Finally, my brethren, be strong in the Lord and in the power of His might. Put on the whole armor of God, that you may be able to stand against the wiles of the devil.
Be anxious for nothing, but in everything by prayer and supplication, with thanksgiving, let your requests be made know to God; and the peace of God, which surpasses all understanding, will guard your hearts and minds through Christ Jesus.
Synaesthesia of Computers – overclocking as a way of hot-rodding your computer. Is it all really that necessary, or should we just settle for stable, safe, guaranteed-to-work engineering?
If we don’t teach grammar wouldn’t a new grammar be invented? My MBWII professor professed this: that kids these days don’t learn grammar like they used to, and as a result their writing skills and as a result their writing skills are failing. Did I ever learn grammar as a child?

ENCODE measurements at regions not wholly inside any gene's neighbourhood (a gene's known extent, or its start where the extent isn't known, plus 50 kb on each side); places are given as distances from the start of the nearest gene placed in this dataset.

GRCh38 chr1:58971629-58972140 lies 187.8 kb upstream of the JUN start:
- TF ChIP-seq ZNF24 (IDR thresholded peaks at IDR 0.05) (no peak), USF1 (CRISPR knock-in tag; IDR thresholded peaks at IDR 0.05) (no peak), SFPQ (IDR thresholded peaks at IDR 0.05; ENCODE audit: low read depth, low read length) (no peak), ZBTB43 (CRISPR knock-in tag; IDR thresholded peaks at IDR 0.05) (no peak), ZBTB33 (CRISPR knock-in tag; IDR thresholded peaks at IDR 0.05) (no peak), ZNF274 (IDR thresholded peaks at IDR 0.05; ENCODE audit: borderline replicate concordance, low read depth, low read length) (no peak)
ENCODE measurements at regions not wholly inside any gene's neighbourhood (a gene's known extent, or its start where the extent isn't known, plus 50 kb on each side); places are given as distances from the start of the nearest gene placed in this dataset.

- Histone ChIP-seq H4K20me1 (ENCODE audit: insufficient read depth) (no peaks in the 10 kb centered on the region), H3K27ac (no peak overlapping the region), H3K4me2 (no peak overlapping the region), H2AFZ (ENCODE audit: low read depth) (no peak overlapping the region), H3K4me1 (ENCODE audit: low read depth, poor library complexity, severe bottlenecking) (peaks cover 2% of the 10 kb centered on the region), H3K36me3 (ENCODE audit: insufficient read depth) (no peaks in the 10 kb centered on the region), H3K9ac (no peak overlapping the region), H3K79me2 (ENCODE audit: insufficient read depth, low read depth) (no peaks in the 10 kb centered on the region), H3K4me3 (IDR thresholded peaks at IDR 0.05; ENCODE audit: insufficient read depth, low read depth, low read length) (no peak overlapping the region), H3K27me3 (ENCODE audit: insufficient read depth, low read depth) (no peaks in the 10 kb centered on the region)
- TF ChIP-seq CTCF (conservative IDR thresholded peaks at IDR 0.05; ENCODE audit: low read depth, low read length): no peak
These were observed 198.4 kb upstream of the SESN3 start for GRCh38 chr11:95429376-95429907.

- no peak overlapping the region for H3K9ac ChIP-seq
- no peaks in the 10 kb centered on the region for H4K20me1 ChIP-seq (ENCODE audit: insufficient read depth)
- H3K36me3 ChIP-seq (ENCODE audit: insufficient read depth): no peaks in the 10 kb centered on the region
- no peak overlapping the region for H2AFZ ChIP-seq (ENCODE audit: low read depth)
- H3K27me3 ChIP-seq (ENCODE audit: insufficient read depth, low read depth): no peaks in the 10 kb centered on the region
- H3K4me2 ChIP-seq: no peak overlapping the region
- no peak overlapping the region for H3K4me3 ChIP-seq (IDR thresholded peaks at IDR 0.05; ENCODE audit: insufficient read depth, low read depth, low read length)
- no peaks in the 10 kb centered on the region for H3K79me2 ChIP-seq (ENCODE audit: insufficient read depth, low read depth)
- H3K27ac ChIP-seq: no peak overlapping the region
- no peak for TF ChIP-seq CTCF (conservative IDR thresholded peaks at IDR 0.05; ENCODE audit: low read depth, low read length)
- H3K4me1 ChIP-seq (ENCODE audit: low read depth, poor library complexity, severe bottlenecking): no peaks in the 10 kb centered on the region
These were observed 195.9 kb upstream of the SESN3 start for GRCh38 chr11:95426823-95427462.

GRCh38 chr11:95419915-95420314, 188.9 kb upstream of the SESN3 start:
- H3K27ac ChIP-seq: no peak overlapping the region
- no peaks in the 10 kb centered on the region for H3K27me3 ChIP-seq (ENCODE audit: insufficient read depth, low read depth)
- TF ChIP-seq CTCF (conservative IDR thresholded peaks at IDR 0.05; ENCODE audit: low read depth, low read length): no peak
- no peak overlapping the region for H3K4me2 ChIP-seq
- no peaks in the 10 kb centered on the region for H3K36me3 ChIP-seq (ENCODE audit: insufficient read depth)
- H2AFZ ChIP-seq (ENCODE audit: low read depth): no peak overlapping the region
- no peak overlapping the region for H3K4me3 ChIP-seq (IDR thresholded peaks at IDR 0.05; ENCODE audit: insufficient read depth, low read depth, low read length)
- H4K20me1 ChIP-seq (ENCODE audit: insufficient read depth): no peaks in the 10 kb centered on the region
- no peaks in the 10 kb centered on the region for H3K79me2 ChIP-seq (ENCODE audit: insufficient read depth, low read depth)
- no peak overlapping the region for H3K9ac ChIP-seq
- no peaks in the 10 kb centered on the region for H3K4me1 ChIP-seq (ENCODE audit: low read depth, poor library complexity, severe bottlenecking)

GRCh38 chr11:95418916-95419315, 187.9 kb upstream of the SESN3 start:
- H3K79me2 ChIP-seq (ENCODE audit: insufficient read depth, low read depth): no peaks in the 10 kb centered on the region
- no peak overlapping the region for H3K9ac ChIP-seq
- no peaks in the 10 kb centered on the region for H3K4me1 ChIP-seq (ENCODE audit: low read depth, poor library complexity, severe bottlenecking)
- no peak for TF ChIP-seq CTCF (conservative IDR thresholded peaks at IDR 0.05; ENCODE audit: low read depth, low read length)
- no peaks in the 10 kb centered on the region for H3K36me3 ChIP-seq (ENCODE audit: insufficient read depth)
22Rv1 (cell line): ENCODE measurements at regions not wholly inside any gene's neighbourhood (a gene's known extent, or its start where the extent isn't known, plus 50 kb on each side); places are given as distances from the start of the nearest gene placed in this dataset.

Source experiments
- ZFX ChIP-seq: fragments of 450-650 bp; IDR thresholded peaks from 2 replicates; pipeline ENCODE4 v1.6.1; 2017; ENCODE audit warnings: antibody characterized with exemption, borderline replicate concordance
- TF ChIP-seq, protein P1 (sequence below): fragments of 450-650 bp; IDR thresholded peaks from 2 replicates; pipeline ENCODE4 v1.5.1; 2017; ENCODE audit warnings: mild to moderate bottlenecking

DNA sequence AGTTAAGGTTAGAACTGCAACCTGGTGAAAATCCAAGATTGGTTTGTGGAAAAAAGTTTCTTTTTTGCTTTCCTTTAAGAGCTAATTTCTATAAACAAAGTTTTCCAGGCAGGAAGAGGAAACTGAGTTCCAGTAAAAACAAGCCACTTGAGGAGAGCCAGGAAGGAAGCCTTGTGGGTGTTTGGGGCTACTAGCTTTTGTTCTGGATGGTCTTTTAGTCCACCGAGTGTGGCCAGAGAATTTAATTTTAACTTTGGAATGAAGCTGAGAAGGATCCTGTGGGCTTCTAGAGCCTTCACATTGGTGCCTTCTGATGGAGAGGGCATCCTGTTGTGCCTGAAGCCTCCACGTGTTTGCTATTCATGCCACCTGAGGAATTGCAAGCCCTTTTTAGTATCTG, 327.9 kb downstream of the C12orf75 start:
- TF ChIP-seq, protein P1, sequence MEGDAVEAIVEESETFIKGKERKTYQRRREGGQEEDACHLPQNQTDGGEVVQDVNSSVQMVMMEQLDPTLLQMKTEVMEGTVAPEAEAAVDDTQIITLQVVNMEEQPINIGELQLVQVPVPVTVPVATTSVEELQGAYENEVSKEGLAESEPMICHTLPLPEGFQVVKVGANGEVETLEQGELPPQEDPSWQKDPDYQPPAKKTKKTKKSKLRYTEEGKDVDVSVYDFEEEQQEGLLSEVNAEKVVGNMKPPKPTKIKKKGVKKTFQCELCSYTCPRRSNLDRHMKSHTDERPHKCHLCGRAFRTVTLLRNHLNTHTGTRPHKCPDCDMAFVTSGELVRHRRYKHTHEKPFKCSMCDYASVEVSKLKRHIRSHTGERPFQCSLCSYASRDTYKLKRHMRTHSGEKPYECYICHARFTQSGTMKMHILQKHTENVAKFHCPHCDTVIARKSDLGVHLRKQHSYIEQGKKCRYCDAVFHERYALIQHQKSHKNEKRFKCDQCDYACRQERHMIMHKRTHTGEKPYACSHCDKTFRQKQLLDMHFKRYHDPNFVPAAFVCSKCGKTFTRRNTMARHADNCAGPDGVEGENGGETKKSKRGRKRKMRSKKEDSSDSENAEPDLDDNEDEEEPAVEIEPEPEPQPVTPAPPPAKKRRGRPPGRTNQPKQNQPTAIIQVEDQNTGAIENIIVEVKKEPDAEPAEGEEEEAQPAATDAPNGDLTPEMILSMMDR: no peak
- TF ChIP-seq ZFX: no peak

Another thing: do we need abstractions, higher-level thinking, to understand once we’ve grown up? I cannot simply say “round shiny red cool in my hand juicy drippings sweet and thick” to convey that I ate a juicy Red Delicious apple this afternoon with peanut butter on it, and that I enjoyed the apple. In reading The Sound and the Fury, a typically dense, nontraditional Faulkner novel, I immediately became confused: the initial chapter is told by an “idiot”-boy, Benjy, whose sense of time linearity doesn’t exist. Faulkner writes in such fragments as I tried to demonstrate above, leaving the reader to figure out somehow from Benjy telling us that Caddy “smelled different” means Caddy wasn’t a virgin anymore. Or that there are two Quentins, one male one female. Benjy tells the story strictly as an observer, making absolutely no leaps of intuition or deeper thoughts, not any connections at all between this event and that event. Reliance on abstractions then is something we’re taught to rely on, just like time: an idea that begins to rule.
I swear. London pictures coming soon.
– KF –